By Amanda Godsey, FNP-C
Let's acknowledge how difficult it can be as health care providers to explain diabetes to a patient and for the patient to comprehend all the information they need to know regarding diabetes once diagnosed in just one office visit.
Now, I understand we can bring them back to the office for follow-up visits as much as possible and refer them to a nutritionist to help educate them better about their diet. We have all done this in providing patient care for our diabetic patients. But what we really need to do is educate people about how to prevent this dreaded disease and all the problems it brings with it.
First, what is diabetes? There are two types of diabetes that we commonly diagnose - Type 1 and Type 2. Type 1 we have no control over. It involves the body's inability to produce insulin. Patients with type 1 will require insulin injections or an insulin pump throughout their lifetime. Type 1 is typically diagnosed early in life.
Type 2 diabetes can be prevented, and when diagnosed, we can have control over it in many cases. Type 2 can be managed by diet, exercise and may, or may not require insulin. In many cases oral medications are required if the condition cannot be controlled by diet and lifestyle changes alone.
By Amanda Godsey, FNP-C
Amanda Godsey is a Nurse Practitioner in our Northwest Primary Care Clinic. Nursing has been Amanda's passion now for 18 years. She loves caring for people and helping them be able to achieve their maximum health benefits throughout their lifetime. You can reach Amanda at Northwest Primary Care Clinic, 200 Carraway Drive, Suite B2, Winfield, AL 35594 or call 205-487-7556.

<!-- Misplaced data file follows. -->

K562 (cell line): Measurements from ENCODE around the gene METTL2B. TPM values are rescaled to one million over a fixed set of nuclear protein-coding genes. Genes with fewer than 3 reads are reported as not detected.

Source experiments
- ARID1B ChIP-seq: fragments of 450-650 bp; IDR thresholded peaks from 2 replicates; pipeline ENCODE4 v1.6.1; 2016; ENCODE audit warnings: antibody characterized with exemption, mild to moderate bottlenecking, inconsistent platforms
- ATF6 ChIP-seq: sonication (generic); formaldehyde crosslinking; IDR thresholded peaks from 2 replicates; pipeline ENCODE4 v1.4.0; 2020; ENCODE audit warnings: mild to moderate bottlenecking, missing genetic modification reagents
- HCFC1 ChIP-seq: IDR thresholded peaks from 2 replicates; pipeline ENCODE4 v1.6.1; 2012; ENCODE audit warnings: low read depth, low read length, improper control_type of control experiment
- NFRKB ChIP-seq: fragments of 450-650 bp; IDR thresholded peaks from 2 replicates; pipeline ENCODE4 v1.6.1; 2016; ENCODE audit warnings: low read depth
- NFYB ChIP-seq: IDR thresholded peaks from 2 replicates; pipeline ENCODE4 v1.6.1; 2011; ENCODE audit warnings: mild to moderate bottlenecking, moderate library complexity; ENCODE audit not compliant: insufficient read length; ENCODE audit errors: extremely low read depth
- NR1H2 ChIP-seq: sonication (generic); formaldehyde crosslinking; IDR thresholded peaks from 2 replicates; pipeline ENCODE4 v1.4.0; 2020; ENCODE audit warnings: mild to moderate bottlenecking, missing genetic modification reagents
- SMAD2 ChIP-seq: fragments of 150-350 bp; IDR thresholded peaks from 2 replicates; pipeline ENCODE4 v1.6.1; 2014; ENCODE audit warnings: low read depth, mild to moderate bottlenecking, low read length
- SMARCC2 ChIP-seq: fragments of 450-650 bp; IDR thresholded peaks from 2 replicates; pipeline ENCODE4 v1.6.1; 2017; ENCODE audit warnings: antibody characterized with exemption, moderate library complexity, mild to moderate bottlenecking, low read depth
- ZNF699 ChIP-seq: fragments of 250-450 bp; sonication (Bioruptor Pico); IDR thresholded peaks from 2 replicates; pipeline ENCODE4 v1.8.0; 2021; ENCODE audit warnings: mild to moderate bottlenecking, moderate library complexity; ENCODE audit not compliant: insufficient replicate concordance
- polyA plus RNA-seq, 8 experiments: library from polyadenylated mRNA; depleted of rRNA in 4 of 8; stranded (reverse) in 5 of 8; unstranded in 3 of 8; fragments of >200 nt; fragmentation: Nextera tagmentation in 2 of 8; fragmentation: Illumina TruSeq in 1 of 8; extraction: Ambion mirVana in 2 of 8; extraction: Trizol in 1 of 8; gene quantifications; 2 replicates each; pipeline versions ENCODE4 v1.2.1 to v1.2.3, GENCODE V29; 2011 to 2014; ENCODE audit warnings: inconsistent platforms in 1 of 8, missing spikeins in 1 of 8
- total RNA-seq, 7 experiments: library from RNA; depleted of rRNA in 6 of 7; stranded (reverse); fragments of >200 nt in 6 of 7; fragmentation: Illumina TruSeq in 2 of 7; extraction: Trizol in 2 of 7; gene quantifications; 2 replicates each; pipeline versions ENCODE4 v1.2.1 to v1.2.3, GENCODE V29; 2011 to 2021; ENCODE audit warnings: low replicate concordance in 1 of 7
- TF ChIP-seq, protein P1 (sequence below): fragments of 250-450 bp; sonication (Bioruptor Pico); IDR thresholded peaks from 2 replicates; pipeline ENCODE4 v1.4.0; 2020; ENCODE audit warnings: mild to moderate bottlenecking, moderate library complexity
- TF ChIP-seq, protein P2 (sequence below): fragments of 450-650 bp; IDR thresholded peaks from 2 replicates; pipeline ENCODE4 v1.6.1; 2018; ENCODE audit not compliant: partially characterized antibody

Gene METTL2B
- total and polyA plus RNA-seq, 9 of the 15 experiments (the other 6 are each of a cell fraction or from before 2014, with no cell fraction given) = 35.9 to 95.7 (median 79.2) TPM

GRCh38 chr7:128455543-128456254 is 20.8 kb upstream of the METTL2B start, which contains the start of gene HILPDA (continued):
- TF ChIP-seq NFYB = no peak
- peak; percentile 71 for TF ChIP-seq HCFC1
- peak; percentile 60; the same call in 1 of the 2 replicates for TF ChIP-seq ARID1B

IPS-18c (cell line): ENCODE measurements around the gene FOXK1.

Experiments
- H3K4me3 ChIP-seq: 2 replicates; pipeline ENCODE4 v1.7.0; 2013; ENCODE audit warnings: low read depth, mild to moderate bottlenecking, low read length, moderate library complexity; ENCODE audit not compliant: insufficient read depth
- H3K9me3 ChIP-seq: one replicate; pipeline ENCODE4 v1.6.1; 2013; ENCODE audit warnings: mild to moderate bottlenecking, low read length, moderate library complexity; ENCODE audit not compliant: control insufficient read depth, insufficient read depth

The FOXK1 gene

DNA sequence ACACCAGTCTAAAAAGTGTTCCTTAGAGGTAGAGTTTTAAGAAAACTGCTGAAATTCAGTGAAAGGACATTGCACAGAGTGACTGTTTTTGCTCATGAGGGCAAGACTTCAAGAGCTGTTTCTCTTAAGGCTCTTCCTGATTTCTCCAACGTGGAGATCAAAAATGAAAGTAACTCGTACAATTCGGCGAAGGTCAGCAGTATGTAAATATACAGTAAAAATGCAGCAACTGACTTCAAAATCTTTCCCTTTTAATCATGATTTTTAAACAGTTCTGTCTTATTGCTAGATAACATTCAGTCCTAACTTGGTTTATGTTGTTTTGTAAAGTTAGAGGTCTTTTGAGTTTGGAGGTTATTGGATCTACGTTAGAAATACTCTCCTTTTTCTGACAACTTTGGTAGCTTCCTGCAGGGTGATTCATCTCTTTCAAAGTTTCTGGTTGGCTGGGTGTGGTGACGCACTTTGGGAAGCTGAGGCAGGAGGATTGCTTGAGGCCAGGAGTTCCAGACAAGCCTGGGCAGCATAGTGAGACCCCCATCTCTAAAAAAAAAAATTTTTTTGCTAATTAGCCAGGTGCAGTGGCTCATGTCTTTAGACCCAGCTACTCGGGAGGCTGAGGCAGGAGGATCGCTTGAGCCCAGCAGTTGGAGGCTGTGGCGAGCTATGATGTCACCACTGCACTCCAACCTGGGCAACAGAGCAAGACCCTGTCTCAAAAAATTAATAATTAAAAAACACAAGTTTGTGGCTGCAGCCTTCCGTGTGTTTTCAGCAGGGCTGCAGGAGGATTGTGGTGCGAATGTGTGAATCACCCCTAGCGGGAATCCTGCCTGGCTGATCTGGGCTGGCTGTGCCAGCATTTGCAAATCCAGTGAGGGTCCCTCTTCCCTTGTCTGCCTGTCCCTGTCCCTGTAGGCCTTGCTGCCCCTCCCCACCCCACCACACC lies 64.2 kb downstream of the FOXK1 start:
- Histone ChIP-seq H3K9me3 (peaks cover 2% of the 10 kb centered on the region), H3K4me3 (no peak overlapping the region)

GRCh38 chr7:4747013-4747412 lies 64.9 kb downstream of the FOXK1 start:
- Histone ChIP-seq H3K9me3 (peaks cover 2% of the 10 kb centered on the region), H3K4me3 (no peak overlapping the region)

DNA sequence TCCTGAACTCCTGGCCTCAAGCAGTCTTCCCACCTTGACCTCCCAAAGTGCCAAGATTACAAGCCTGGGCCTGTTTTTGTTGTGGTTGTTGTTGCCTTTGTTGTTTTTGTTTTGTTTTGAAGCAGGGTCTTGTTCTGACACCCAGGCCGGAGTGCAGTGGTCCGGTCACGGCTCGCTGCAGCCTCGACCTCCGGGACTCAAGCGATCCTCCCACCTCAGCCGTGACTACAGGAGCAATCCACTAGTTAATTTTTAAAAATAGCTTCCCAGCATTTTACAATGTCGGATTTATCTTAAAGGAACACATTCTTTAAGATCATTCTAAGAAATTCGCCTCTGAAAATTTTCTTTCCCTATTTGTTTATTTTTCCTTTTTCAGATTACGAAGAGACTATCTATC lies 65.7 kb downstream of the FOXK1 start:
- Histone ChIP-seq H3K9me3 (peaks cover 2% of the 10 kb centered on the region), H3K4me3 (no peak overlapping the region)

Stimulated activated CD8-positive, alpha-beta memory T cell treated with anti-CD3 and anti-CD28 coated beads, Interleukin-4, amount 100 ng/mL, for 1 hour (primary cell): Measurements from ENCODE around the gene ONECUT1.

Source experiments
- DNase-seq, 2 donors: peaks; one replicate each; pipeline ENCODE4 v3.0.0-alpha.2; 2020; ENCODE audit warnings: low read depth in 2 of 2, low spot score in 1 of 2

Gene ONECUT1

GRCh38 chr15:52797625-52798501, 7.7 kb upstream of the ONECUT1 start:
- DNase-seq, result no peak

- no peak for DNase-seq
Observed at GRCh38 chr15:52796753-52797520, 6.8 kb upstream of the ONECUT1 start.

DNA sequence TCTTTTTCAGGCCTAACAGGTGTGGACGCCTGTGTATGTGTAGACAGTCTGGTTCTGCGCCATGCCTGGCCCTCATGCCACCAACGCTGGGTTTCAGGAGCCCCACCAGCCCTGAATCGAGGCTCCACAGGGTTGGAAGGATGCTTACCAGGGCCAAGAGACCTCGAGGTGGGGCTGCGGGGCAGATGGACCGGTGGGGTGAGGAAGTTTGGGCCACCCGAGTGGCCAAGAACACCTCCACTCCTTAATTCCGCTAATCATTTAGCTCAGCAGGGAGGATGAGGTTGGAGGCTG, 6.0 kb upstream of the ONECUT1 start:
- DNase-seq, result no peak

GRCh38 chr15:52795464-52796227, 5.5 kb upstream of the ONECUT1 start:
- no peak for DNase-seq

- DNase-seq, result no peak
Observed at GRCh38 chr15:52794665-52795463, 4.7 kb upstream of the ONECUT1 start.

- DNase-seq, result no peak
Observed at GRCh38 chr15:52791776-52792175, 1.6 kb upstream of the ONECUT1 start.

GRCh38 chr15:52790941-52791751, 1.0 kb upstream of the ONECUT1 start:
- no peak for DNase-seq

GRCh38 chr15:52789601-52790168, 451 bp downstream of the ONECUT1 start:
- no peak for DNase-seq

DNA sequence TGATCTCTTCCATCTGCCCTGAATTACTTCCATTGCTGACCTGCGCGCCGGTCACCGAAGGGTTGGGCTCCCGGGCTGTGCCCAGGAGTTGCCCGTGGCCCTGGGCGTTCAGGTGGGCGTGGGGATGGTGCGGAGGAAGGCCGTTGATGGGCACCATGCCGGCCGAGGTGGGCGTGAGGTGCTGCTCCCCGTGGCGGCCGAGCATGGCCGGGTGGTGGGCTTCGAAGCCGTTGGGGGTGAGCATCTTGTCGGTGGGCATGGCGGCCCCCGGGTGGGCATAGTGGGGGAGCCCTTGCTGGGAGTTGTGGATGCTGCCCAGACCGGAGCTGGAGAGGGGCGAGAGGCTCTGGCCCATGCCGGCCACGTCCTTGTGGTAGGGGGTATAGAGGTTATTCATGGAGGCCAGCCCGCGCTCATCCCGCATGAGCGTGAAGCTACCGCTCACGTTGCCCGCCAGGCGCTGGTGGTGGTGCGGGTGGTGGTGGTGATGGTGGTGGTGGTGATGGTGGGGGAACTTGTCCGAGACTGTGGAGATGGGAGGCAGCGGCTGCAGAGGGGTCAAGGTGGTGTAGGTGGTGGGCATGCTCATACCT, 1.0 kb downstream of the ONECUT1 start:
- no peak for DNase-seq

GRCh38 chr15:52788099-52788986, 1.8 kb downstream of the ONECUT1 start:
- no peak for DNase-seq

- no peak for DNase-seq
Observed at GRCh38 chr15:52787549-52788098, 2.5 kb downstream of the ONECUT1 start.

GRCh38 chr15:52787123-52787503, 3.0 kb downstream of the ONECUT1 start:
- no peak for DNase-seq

Summertime is when more rashes occur than at any other time throughout the year. People contract poison oak, poison ivy, sumac rashes, scabies, and even eczema may become more prevalent during the summertime as well. There is one rash that is encountered more often this time of the year. It is not transmitted by plants or animals but is transmitted by people. It is viral in nature and is known as hand-foot-mouth disease, or HFMD. Although this rash can occur any time of the year, it is more prevelant during the warmer months. We have already noted this rash in our clinic this summer.
HFMD usually affects children less than 5 years old but adults also may get this disease as well. It usually begins with fever, decreased appetite, sore throat, and fatigue. One to two days after the fever begins, a painful rash can develop in the mouth, palms of the hands, and soles of the feet. The rash normally looks like flat red spots but can develop blisters that may rupture and drain. Not everyone will experience all the above symptoms. Some patients may only have one or two of them. The rash can spread to the entire body, as well, but usually presents to the hands, feet, and mouth in the beginning.